Sep 28, 2006

Analysts predict soaring silver prices

Coeur d'Alene, Idaho (Platts)--25Sep2006

Whether or not the price of silver, along with gold, is being
manipulated to the downside by bullion banks and big
Wall Street traders was the subject of some disagreement at
the 4th annual Silver Summit in Idaho last week.
However, analysts told Platts they were unanimous on one
point: the silver price is headed seriously upward, fueled both
by fundamentals and near-historic levels of investor and
speculator interests.

"I am rabidly bullish on silver, and as we digest the first stage
of this bull market, we are poised to reach new real-time price
highs," said Sprott Asset Management's John Embry, adding that
he expected silver to be more volatile than gold but, in the end,
to outperform the yellow metal.

Embry continued: "As we slide down the slippery slope of credit
expansion, we will see further erosion of faith in fiat money.
The Federal Reserve will be faced with a monetary policy either of
deflation or hyperinflation as debt piles up. Hyperinflation will be
the more likely policy, and far from being a relic, silver will
re-assert itself as money."

Embry referred to a Sprott-issued report in 2004
entitled "Not Free, Not Fair" in which he suggested that
in leasing gold banks and other major traders had conspired
to suppress the gold price. At the Silver Summit he declared
there was similar "obvious price fixing" in the silver markets.
"The silence of the silver-mining companies in the wake of
these manipulations must end," he said.

CPM Group's Managing Director Jeffrey M. Christian said
he could find no evidence of silver price manipulation, but said
market forces would drive the white metal's prices much higher
than current levels in the near term, should investor or speculator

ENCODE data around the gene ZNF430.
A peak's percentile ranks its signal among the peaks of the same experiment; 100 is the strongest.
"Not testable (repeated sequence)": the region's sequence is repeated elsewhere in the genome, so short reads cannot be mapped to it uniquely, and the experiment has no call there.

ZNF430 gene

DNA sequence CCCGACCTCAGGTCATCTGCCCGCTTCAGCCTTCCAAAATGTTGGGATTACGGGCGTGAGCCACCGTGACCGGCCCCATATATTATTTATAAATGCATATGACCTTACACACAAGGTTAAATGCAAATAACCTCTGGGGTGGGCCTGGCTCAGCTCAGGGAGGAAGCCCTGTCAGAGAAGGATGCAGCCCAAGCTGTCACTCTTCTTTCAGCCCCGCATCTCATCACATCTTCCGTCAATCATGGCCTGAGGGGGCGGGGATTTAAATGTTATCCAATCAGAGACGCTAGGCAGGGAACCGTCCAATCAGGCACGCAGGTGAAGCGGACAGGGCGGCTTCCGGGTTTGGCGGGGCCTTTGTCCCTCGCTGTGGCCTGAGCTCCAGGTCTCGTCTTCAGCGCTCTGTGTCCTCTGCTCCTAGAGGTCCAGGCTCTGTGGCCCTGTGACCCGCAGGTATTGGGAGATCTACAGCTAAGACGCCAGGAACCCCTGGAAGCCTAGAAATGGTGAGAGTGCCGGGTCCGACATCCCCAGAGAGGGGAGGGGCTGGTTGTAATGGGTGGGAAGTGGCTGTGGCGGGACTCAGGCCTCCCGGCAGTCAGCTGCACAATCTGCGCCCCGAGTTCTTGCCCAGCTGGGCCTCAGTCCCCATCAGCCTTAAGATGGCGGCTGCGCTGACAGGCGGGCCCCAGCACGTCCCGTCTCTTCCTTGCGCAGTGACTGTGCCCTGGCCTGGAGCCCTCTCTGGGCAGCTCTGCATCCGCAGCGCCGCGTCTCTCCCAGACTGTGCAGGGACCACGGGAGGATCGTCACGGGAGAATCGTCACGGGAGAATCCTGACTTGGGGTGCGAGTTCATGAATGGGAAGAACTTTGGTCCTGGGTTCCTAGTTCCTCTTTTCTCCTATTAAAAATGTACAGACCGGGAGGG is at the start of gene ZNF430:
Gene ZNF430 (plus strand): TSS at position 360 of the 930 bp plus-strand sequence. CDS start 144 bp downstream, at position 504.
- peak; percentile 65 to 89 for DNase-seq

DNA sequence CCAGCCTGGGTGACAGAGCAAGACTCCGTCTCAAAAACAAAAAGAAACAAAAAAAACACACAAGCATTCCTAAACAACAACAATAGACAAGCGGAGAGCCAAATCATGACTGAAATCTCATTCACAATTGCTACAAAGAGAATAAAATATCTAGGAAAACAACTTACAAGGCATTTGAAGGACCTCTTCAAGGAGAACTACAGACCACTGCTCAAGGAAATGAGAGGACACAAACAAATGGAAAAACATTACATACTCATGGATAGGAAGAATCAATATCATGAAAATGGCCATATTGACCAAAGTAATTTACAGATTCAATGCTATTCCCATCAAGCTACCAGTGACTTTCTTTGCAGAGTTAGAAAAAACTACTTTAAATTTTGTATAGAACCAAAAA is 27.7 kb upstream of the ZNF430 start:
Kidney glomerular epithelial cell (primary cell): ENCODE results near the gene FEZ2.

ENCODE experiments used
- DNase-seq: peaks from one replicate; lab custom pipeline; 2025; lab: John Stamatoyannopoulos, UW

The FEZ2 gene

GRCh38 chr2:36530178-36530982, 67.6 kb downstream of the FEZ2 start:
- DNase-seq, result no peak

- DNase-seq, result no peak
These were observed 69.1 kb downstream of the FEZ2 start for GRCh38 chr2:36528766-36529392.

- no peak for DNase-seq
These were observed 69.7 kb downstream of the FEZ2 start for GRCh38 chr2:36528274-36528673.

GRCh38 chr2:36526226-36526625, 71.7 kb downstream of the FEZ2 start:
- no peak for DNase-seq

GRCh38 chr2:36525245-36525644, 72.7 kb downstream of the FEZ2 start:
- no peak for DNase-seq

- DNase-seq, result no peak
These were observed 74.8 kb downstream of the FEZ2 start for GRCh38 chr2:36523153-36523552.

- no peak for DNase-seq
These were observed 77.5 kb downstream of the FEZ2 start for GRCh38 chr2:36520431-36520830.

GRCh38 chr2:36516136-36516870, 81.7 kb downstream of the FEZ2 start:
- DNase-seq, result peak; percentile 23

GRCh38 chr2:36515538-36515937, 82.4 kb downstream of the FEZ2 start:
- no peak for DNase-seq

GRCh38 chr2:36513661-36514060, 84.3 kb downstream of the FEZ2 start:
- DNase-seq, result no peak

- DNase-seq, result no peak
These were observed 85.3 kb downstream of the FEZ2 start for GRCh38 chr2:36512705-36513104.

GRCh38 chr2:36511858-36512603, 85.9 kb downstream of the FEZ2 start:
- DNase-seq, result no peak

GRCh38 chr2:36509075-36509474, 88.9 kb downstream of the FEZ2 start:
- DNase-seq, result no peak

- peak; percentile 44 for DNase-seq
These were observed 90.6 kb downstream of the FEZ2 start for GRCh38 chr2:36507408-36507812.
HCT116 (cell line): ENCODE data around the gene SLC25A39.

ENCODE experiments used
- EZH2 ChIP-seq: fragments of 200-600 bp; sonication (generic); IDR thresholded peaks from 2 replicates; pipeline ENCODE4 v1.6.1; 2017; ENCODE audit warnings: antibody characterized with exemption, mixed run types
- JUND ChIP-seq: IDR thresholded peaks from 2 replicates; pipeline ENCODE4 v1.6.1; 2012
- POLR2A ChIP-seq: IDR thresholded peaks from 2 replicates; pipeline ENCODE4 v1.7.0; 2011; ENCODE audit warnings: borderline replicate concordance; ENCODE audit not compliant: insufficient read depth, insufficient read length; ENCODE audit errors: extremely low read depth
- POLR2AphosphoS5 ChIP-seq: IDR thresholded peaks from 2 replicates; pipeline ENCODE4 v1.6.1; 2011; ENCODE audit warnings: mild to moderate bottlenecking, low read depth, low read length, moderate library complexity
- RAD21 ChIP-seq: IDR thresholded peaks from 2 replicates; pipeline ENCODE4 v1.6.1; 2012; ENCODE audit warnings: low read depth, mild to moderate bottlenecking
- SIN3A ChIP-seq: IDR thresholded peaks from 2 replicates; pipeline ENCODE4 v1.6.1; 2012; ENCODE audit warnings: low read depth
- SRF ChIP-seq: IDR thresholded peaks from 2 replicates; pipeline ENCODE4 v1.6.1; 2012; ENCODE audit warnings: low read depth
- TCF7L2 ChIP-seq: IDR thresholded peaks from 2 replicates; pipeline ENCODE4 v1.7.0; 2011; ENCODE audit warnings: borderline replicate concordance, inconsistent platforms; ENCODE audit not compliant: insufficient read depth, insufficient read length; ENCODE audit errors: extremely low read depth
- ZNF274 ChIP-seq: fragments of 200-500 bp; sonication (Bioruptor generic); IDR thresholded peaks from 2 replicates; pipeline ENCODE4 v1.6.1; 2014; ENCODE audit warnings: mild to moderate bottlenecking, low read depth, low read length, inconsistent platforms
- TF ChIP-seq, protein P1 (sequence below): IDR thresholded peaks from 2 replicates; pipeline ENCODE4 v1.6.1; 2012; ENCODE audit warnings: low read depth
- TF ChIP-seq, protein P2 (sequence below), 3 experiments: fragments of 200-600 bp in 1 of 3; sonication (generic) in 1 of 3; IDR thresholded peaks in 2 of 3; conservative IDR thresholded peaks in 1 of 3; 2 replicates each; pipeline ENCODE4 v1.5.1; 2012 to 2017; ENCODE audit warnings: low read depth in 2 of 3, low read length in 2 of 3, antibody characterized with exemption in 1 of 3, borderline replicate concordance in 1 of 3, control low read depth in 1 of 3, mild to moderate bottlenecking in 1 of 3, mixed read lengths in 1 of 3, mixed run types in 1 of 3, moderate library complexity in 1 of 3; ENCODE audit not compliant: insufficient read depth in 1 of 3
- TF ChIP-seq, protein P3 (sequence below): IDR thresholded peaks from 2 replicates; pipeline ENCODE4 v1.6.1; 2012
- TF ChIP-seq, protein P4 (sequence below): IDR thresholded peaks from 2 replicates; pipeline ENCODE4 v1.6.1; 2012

interest top 150 million oz.

"The silver market is shifting from 16 years of persistent net
sales from inventories to net purchases for addition to inventories,"
said Christian. "Investors are buying silver. The iShares silver ETF is
only a sideline, a consequence, of the surge of investor interest in silver."

According to Christian, the Indian government sold 35-mil oz
of silver in 2005, but sales could decline to 32.5-mil oz in 2006.
"Silver was legally re-exported from India in March and April 2006
after stocks of unsold new imports built up there," said Christian.
"The silver went mostly to dealer holdings in London, where the
metal will be available for delivery into the silver ETF."

Christian likened current market conditions to those of 1979,
when silver shot up to nearly $50/oz and the silver-gold ratio
dipped below 10:1. "This represents investors buying more silver,"
he said. Total silver bullion inventories, meanwhile, have fallen from
more than 2-billion oz in 1986 to nearly zero now, he noted.

--David Bond, newsdesk@platts.com


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